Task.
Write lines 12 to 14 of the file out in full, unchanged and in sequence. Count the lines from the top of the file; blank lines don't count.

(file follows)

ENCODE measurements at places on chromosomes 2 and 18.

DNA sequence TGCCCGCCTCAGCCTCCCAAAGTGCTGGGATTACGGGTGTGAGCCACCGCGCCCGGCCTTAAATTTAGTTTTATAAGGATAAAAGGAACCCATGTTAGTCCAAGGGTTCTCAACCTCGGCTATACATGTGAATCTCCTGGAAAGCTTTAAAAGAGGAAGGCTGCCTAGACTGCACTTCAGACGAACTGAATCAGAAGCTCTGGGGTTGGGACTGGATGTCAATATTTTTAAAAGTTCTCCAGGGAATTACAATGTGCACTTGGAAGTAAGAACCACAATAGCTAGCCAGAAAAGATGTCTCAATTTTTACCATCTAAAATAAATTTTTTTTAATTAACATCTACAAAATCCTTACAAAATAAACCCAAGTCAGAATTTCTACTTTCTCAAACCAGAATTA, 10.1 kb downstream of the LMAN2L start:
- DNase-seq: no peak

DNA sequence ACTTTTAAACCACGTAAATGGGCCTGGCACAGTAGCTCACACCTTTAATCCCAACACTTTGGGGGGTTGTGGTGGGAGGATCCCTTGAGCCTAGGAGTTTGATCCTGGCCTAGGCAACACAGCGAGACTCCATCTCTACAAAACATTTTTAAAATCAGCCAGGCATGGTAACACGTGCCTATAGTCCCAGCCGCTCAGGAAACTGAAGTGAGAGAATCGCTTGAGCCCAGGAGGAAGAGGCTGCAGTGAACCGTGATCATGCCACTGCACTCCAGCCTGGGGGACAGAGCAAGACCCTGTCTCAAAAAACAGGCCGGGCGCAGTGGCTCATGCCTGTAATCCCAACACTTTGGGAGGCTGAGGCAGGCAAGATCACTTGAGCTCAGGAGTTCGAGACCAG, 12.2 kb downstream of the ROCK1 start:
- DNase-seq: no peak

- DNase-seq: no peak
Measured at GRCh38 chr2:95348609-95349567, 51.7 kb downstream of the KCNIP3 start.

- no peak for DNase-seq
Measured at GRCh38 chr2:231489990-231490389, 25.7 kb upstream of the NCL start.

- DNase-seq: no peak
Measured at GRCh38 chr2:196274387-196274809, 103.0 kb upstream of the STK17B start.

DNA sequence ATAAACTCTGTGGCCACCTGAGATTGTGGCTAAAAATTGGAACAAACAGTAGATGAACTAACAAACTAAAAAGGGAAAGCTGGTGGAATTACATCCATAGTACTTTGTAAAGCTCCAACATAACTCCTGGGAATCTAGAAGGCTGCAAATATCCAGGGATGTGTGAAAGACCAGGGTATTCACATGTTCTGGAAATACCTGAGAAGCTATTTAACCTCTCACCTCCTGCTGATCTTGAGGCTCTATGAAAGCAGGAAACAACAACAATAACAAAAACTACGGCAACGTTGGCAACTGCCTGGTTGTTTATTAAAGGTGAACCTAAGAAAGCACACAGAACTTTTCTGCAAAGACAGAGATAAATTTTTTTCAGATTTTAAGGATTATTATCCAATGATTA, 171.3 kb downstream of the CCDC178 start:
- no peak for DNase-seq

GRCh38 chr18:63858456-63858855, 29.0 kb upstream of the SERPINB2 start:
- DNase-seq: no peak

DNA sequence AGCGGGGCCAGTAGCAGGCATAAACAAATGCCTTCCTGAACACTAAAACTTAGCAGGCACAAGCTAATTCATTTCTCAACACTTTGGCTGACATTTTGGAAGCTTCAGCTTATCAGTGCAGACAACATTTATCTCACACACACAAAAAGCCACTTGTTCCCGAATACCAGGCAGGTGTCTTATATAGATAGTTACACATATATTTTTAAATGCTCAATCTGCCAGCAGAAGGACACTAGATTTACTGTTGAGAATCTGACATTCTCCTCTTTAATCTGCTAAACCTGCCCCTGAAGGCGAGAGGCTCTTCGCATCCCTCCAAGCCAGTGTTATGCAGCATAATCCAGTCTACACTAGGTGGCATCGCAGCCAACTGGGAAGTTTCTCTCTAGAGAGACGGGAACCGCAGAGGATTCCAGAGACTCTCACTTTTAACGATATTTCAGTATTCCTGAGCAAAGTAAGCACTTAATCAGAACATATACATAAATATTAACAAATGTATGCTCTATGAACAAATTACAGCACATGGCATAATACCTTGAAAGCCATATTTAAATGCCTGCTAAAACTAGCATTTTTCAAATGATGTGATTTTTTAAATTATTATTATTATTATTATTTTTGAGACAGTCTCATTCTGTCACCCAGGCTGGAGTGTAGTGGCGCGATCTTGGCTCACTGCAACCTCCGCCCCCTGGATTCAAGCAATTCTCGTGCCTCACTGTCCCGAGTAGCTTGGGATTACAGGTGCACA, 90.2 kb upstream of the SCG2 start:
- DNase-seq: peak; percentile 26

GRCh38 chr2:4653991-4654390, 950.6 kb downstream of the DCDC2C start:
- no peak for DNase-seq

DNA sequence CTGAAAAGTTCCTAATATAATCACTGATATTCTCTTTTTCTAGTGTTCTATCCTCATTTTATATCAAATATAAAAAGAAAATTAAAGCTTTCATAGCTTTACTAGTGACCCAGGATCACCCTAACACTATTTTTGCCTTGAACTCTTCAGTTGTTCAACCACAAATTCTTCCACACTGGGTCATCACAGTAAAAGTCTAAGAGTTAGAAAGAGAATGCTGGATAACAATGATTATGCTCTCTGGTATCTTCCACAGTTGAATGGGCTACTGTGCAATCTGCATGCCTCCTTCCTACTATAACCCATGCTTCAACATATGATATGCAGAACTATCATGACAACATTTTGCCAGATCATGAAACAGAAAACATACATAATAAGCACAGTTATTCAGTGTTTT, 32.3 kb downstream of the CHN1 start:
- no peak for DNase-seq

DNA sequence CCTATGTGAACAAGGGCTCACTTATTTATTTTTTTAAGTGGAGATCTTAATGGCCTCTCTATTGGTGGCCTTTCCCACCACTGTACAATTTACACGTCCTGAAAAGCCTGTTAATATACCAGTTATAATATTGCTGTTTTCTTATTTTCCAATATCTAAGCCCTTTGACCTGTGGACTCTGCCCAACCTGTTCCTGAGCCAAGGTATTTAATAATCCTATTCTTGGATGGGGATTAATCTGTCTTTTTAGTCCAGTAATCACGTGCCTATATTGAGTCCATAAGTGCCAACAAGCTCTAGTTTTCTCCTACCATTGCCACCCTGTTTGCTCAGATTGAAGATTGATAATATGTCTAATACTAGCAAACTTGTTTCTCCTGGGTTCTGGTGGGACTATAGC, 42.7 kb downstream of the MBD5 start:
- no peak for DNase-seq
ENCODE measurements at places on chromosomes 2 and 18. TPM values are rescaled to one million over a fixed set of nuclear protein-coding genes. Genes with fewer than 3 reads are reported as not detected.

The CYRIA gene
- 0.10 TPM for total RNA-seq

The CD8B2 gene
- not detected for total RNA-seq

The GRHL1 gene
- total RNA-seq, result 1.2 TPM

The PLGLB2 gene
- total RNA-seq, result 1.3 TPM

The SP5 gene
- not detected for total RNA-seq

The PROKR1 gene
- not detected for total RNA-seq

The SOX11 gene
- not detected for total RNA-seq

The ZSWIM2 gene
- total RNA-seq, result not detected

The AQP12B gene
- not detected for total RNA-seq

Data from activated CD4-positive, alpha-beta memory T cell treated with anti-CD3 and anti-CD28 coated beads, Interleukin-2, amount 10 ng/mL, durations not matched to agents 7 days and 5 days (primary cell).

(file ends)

DNA sequence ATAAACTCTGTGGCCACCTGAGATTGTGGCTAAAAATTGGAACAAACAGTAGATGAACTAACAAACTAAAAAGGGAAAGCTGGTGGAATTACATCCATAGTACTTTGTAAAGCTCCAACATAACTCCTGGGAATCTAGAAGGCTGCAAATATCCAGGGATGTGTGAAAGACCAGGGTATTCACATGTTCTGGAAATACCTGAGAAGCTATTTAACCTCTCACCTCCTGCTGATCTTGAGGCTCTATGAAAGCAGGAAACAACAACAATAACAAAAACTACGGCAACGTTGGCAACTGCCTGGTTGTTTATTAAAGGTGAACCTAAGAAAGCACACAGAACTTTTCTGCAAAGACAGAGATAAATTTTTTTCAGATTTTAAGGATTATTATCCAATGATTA, 171.3 kb downstream of the CCDC178 start:
- no peak for DNase-seq

GRCh38 chr18:63858456-63858855, 29.0 kb upstream of the SERPINB2 start: